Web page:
Towards the end of every month, bonsai professionals gather at a selected nursery for a night auction. The night auction is local to Central Japan and features material a step up from the 8 Auction, or Youkakai.
The first thing I noticed is that trees and pots to be auctioned sat in a fairly dark corner of the yard. One could only look so closely before the event started. Not that anyone complains – we were too busy with our gyoza, fried rice and miso soup. They tend to feed buyers well at auctions.
Trees and pots for sale
Once the event began, trees were carried inside one at a time – by Peter Tea, among others – and placed on a turntable were everyone, maybe a dozen buyers, could see. The folks up front had a great view of the trees, and they often handled them to get a better sense of what they were bidding on.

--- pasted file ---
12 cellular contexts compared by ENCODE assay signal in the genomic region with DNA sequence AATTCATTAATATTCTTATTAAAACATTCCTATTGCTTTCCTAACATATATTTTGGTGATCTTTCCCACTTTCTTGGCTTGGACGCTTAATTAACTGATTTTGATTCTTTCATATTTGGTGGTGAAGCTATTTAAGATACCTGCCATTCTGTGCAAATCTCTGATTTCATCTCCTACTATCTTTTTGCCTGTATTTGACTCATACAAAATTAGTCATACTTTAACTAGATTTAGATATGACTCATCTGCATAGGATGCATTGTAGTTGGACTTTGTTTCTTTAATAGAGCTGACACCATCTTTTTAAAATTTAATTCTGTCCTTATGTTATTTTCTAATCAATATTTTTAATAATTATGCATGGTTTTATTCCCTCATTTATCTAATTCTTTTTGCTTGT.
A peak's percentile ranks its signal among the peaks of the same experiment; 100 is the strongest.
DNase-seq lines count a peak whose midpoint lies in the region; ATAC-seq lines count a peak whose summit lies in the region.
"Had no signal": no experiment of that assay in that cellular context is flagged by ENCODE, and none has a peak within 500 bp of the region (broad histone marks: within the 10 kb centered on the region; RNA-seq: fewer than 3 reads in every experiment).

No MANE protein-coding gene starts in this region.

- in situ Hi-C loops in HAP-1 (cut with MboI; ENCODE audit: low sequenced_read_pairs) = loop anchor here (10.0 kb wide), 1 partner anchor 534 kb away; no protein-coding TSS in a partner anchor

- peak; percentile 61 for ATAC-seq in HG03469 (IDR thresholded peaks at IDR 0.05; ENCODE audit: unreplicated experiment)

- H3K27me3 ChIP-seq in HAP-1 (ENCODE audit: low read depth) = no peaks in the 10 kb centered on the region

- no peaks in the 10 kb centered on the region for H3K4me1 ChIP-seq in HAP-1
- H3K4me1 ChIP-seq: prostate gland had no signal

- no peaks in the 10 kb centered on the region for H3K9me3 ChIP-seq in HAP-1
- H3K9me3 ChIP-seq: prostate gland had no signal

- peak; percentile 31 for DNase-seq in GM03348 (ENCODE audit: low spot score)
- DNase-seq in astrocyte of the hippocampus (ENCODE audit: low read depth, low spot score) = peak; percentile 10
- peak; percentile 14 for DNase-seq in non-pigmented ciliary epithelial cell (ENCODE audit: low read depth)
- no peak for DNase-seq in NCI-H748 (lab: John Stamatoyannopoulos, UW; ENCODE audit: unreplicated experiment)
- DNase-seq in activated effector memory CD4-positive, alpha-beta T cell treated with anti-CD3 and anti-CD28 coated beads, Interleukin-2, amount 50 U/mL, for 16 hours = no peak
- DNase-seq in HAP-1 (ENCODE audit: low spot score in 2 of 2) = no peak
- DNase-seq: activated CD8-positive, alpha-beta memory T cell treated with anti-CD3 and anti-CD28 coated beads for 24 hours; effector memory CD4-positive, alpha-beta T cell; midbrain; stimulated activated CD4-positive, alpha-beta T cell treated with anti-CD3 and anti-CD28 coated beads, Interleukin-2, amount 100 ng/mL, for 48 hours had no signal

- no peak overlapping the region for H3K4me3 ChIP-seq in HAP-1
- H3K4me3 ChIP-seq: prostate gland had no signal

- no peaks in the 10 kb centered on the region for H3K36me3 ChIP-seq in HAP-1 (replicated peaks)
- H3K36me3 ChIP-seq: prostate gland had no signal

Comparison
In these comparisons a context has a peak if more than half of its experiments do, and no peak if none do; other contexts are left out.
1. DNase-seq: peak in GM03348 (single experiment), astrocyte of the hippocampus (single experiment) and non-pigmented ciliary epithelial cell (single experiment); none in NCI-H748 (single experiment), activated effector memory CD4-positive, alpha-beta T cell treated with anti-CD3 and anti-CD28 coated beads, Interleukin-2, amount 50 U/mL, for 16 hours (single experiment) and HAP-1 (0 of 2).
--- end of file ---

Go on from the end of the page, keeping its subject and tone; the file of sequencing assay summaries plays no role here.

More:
Examining a tree
This was my favorite part of the event. Prospective buyers had less than a minute to decide how to bid on each tree. I found myself sizing up trees with interest, appreciating the good points, noting any flaws, finding the front of the tree and making mini-development plans all in about 15 seconds. When the bidding slowed down, the auctioneer looked at the seller to check if the last offer was adequate. If not, the seller and buyer reluctantly made offers until the tree either sold or the next lot was brought in.
Sold trees were grouped by buyer on the ground – this is the part I helped with. As the event is fairly informal, the auctioneer mentioned the buyer’s name when handing me each tree. I then ran into the dark and found the appropriate cluster of trees.
The auction lasted about two hours and a lot of trees changed hands. Afterwards there was a mad dash to cram everything into vans ahead of sometimes long drives home.
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